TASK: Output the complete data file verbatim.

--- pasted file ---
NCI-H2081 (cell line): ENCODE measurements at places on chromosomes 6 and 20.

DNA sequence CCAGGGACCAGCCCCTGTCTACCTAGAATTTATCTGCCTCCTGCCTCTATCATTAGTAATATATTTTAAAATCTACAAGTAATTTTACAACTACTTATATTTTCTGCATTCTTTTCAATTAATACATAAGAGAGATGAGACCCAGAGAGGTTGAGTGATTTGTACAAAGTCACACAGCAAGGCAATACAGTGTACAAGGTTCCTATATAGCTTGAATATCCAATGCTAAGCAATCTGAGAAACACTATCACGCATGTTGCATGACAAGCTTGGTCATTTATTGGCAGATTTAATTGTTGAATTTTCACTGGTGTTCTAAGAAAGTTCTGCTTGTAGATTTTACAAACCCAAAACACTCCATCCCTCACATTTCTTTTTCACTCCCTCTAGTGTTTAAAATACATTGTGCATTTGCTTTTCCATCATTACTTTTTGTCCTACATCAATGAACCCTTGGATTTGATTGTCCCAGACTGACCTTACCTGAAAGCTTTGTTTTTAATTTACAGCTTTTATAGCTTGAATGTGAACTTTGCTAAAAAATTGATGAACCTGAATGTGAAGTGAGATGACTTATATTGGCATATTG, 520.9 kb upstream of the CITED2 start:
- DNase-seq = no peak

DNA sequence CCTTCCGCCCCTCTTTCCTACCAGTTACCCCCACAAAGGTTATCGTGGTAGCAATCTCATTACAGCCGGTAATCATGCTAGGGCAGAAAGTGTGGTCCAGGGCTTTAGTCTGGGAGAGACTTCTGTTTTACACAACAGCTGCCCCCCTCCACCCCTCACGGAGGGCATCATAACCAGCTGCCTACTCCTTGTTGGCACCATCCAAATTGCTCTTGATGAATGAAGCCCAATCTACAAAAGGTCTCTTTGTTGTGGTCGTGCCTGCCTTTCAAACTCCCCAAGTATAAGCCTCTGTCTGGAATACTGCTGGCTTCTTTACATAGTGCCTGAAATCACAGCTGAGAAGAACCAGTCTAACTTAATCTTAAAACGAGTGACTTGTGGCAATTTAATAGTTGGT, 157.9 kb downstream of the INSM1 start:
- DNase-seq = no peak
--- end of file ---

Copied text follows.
NCI-H2081 (cell line): ENCODE measurements at places on chromosomes 6 and 20.

DNA sequence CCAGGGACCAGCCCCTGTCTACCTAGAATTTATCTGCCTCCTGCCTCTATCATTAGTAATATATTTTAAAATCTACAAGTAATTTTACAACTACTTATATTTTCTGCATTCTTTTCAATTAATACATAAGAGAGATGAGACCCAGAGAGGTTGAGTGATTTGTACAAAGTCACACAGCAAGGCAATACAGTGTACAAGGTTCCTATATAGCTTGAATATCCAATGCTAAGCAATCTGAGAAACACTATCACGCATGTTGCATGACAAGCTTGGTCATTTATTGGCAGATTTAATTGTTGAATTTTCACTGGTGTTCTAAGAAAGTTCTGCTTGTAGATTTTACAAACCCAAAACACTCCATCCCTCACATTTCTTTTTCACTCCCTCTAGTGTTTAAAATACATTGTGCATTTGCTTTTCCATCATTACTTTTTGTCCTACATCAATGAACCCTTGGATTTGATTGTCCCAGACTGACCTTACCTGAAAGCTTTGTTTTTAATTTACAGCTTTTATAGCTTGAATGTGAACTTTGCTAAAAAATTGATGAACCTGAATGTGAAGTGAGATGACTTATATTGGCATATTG, 520.9 kb upstream of the CITED2 start:
- DNase-seq = no peak

DNA sequence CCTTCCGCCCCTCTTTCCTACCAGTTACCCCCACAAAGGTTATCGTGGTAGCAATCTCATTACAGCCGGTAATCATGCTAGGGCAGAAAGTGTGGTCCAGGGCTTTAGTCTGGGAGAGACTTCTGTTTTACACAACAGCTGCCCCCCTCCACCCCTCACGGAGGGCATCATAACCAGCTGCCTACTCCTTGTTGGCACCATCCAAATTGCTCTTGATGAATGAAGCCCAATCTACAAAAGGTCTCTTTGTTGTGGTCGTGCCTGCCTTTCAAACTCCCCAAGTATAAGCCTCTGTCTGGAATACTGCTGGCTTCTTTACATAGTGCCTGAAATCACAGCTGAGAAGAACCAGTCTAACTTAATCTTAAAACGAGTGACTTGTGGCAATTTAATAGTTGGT, 157.9 kb downstream of the INSM1 start:
- DNase-seq = no peak